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Jan Miller doesn't know how many lights are in her McIlwain Road yard, but it takes 11,500 watts to power them.
Jan and her husband, Jerry, started working on their display the weekend after Thanksgiving. The winter wonderland they build in their yard each Christmas includes wooden, hand-painted cutouts, a Nativity scene, inflatable Santas and snowmen, mechanical reindeer and polar bears, and a penguin ice-skating pond.
"It's hard to say which one's my favorite," Jan said. "I keep saying, 'Oh, this is my favorite, that one's my favorite.'"
The Millers, transplants from Ohio, began their Christmas extravaganza of lights about 10 years ago. When they moved to South Carolina five years ago, they brought their decorations with them and introduced the inflatables for the first time.
The display goes up with the expertise of Jerry, an instrument technician by trade, and with the help and muscle of the Millers' daughter, Mandy Shortall, their adopted daughter, Lois Smith, and family friend Diane Brenner.
Brenner made some of the decorations for the Millers.
The warm glow of the lights obviously brings cheer to passers-by, many of whom slow down as they go by the Millers' house and snap pictures through their car windows.
"People go by and wave and say thank you," Jan said. "I like to watch the cars go by real slow."
The display has grown so over the years that it now spills over into their neighbors' yard. Fortunately, their neighbors are Jerry's parents, Ralph and Myrtle Miller.
"I love the lights. It makes me happy and makes a lot of other people happy," said Myrtle Miller, who introduces herself as "Grandma Myrtle."
"At my grandma age, I'm not longer able to decorate inside so I can look out the window," Myrtle Miller said.
This year, the Millers added a computer system that plays music and synchronizes the beats from the music with some of the blinking lights in the display. Relays on the front porch tap and clack constantly, switching power from one part of the system to another.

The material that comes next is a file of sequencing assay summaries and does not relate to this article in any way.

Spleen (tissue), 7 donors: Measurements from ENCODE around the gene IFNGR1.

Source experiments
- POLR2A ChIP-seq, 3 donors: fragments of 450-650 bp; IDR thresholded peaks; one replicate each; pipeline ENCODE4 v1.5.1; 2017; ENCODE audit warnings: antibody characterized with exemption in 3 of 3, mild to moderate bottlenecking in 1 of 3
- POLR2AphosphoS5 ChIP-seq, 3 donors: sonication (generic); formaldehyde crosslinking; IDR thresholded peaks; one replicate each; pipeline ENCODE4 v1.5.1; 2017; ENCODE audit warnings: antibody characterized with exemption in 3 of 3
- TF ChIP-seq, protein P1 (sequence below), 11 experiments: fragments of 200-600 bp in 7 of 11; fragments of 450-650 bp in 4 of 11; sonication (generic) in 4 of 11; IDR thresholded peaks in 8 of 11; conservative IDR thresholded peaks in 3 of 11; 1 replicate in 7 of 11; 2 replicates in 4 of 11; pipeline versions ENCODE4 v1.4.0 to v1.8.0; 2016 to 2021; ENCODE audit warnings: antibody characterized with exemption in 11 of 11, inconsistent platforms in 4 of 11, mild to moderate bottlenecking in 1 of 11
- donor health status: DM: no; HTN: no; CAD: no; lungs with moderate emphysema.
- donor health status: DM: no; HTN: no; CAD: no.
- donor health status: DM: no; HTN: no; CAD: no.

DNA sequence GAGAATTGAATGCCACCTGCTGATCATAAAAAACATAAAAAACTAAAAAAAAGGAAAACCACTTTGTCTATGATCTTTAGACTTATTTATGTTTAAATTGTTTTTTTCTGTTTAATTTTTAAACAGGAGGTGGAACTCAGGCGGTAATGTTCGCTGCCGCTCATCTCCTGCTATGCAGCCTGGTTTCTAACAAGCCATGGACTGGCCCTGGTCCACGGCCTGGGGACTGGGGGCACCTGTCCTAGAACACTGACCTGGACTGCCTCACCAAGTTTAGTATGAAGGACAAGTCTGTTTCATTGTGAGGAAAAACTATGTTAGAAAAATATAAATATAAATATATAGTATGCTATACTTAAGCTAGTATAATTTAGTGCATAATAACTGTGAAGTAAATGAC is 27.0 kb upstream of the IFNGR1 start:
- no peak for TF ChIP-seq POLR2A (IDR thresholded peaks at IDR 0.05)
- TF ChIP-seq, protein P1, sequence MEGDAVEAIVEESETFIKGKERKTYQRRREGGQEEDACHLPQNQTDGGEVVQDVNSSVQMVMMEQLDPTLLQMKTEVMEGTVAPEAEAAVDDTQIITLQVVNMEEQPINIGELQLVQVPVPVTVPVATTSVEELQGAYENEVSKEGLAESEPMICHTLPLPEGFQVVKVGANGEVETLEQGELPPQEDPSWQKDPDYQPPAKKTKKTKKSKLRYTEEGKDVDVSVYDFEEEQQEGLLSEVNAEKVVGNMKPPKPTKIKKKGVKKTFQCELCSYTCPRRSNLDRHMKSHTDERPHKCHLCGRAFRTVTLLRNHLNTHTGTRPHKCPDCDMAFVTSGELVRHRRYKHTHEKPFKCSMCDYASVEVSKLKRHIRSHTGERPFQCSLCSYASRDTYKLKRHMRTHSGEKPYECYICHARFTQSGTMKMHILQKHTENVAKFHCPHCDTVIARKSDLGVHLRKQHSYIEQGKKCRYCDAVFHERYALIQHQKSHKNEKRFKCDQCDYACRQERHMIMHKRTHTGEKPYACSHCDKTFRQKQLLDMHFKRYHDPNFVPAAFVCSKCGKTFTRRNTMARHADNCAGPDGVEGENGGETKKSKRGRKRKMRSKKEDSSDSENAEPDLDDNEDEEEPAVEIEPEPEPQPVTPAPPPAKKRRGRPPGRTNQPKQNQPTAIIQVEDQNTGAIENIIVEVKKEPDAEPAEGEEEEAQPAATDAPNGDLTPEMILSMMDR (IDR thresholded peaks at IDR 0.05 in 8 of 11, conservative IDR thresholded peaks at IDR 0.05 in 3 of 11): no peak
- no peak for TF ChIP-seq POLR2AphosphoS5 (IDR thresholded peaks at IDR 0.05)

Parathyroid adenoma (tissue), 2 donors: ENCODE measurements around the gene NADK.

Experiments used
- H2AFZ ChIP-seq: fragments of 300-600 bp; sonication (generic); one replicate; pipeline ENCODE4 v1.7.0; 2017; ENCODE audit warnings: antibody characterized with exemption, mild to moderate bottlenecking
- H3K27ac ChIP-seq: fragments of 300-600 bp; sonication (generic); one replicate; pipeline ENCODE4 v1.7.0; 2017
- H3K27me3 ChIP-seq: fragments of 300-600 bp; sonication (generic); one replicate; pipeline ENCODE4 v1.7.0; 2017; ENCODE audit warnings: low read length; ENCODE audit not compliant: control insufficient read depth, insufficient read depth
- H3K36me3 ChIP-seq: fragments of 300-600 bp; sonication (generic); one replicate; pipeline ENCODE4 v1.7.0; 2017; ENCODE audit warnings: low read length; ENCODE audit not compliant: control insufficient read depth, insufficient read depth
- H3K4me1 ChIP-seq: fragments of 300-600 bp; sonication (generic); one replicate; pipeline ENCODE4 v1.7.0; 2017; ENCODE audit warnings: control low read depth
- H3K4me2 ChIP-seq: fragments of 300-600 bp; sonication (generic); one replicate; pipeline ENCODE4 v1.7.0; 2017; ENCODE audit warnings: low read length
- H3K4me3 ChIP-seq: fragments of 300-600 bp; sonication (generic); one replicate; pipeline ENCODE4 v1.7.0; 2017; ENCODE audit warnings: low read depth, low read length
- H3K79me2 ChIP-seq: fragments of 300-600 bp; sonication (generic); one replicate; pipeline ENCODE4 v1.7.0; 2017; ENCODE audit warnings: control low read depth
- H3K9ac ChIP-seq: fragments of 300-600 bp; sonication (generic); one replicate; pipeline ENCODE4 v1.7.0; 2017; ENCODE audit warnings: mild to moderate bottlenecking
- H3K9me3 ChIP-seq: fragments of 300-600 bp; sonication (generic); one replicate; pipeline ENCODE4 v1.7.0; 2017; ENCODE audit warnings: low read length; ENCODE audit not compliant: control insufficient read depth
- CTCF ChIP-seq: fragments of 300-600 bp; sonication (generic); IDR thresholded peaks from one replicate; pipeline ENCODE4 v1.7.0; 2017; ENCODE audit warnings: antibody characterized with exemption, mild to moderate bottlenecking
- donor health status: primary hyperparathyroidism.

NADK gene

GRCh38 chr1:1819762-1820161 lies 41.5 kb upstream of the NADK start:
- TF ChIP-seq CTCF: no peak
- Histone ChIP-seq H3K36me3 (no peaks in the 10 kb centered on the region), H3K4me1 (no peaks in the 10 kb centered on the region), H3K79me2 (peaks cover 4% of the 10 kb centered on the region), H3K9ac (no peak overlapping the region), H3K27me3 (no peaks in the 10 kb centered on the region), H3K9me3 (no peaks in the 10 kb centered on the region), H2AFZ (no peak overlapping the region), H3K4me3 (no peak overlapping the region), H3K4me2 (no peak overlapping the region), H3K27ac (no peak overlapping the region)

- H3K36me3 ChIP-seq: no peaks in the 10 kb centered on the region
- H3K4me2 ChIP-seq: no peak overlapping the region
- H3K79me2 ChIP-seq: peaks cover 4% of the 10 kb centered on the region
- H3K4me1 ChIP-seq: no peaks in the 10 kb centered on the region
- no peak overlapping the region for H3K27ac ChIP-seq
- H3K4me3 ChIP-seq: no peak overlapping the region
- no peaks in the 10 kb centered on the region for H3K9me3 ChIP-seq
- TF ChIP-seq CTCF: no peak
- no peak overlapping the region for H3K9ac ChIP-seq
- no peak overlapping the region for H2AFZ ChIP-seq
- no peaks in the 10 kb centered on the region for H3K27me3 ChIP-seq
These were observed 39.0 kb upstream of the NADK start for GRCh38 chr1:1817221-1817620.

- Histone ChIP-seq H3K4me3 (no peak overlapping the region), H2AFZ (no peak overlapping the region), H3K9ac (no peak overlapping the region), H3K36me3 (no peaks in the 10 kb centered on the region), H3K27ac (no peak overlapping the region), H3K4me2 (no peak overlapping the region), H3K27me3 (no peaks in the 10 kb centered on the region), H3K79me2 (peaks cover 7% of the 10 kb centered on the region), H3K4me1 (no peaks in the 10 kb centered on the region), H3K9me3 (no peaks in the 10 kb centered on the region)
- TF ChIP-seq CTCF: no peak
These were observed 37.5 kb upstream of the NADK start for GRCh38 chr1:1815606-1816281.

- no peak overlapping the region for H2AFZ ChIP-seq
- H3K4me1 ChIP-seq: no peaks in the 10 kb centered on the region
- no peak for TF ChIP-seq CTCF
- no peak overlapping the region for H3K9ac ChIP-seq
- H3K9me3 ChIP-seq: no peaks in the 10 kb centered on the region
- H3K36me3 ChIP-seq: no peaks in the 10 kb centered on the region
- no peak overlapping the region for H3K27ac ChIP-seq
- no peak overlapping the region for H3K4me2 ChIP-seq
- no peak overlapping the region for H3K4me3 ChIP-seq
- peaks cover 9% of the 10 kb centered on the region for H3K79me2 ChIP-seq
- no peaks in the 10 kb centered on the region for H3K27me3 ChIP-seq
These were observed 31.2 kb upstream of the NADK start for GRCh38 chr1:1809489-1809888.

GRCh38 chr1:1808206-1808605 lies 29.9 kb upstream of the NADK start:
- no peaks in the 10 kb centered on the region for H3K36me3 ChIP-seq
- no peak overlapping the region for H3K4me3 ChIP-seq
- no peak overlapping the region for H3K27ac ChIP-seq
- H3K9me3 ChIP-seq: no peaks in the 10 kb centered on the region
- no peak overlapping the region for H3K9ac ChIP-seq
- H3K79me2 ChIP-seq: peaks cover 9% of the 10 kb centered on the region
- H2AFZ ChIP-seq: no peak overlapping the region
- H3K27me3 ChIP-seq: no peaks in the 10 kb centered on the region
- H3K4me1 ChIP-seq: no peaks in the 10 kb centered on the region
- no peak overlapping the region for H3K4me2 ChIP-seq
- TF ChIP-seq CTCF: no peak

Jan Miller didn't say how much it costs to power the lights through the holidays, but said the family budgets extra for its power bills come January and February.
"We just send the husband out to work a little harder," Jan said, with a laugh.
Plyler home lights up Rocky River Road
Having children of all ages stroll through their Rocky River Road yard isn't anything unusual for Howard and Dessie Plyler.
But the Plylers don't mind; in fact, Howard said it's expected as folks stop to look at the 27,000 lights on display there. They live along the section of Rocky River Road between Taxahaw and Flat Creek roads.
"Seeing children enjoy them is what it's all about," Howard said. "They are pretty and you can just see a child's eyes light up when they come by. We've been blessed in doing this each year and it's something we really enjoy."
The Plylers have been displaying lights in their yard for 20 years now.
But what makes their Christmas look so unique is that all of the Plylers' lights are on forms.
Manufactured by Christmas Done Bright in Tennessee, each form is handmade by hand using enamel-painted steel frames that mini-lights are attached to. The lights are woven so tight that you can easily identify the illuminated yawn ornaments up close and from a distance.
But putting them out this year proved to be quite a task, Howard said.
"It's usually just a matter of pushing the pins into the ground with my feet," Howard said. "But it's been so dry this year that I had to use a hammer and a big nail and put a hole in the ground first."
From a manger scene and star to Christmas carolers, skaters, poinsettias, doves, ribbons, bows and green garland, swaying trees and Santa's workshop and Santa flying a helicopter, the Plylers'yard is a collection of yuletide scenes that have been collected one year at a time.
"Folks will start asking us about it just after Thanksgiving," Howard said. "We try to get them up about that time and keep them going through Christmas Day. I do the yard and Dessie does the house."
Getting that many lights on line isn't easy, Howard said. They are set on 11 separate timers and on different electric circuits so that nothing gets overloaded.
"Our power bill for December shoots up pretty good," Howard said. "The lights come on automatically about 5:30 every evening and we let 'em run for five hours a day. That's it."
Other lights to see
We asked our readers to share locations where Christmas lights are aglow and here are the places you recommended.
–Black Horse Run
–439 Martha's Vineyard
–406 Rosewood Court
–218 Wilson Drive
–1510 Winthrop Ave.
–1968 Littlejohn Drive
–327 Gills Creek Drive